Innovation spillovers in industrial cities
AbstractOlder, industrial cities have suffered with the shift from manufacturing to services, but the increased importance of innovation as an economic driver may help industrial cities, which are often rich in the institutions that generate innovation. This paper studies how innovation is related to wages for different types of workers (e.g., more-educated versus less, and younger versus older) and to real estate prices for cities. We also study industrial and occupational employment shares. Our estimates indicate that innovation and aggregate education are associated with greater productivity in cities. They indicate that innovation and aggregate education impact wages less in industrial cities, but that they impact real estate prices more. We also find greater effects of innovation and aggregate education for more-educated and prime-aged workers. We pay particular attention to controlling for causality and adjustments of factor inputs.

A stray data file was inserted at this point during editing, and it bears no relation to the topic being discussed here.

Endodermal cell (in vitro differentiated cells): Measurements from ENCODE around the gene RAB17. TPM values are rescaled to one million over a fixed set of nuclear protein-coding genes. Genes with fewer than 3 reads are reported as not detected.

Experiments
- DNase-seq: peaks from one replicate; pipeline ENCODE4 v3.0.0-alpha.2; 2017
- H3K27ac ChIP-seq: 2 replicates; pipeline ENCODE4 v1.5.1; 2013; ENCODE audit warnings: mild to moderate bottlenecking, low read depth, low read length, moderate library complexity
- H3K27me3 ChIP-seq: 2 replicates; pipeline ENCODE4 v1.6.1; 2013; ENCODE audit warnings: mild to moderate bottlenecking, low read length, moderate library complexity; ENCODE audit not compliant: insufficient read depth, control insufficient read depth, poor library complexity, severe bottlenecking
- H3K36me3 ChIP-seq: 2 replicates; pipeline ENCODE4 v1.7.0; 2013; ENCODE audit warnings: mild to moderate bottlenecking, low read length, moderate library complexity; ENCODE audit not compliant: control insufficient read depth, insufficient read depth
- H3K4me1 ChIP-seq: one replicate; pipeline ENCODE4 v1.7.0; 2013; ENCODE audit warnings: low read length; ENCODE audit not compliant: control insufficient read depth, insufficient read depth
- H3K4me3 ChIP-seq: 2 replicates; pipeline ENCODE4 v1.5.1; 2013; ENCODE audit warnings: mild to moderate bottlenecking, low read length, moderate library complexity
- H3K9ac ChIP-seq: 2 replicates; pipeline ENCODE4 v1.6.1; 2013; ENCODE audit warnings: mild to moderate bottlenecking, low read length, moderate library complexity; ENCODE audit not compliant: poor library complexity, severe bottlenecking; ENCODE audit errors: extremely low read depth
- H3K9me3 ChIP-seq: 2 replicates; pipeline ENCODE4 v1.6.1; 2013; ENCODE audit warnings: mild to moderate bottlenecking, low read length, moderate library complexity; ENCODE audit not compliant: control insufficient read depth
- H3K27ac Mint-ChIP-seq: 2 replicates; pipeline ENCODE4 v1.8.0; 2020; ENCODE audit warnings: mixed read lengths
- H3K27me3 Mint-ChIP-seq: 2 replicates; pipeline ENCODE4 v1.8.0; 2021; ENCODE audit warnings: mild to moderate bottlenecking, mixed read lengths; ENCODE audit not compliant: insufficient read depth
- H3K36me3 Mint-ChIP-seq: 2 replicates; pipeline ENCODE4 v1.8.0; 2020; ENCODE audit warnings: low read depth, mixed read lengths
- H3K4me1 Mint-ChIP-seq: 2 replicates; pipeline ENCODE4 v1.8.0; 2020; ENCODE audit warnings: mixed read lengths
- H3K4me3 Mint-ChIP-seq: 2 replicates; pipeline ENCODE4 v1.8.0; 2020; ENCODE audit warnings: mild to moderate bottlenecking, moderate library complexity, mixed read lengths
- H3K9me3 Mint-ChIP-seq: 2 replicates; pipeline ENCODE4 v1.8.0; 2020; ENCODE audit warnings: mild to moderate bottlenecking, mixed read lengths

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Bibliographic InfoPaper provided by Federal Reserve Bank of Cleveland in its series Working Paper with number 1025.
Date of creation: 2010
Date of revision:
This paper has been announced in the following NEP Reports:
- NEP-ALL-2011-01-03 (All new papers)
- NEP-EDU-2011-01-03 (Education)
- NEP-GEO-2011-01-03 (Economic Geography)
- NEP-INO-2011-01-03 (Innovation)
- NEP-TID-2011-01-03 (Technology & Industrial Dynamics)
- NEP-URE-2011-01-03 (Urban & Real Estate Economics)
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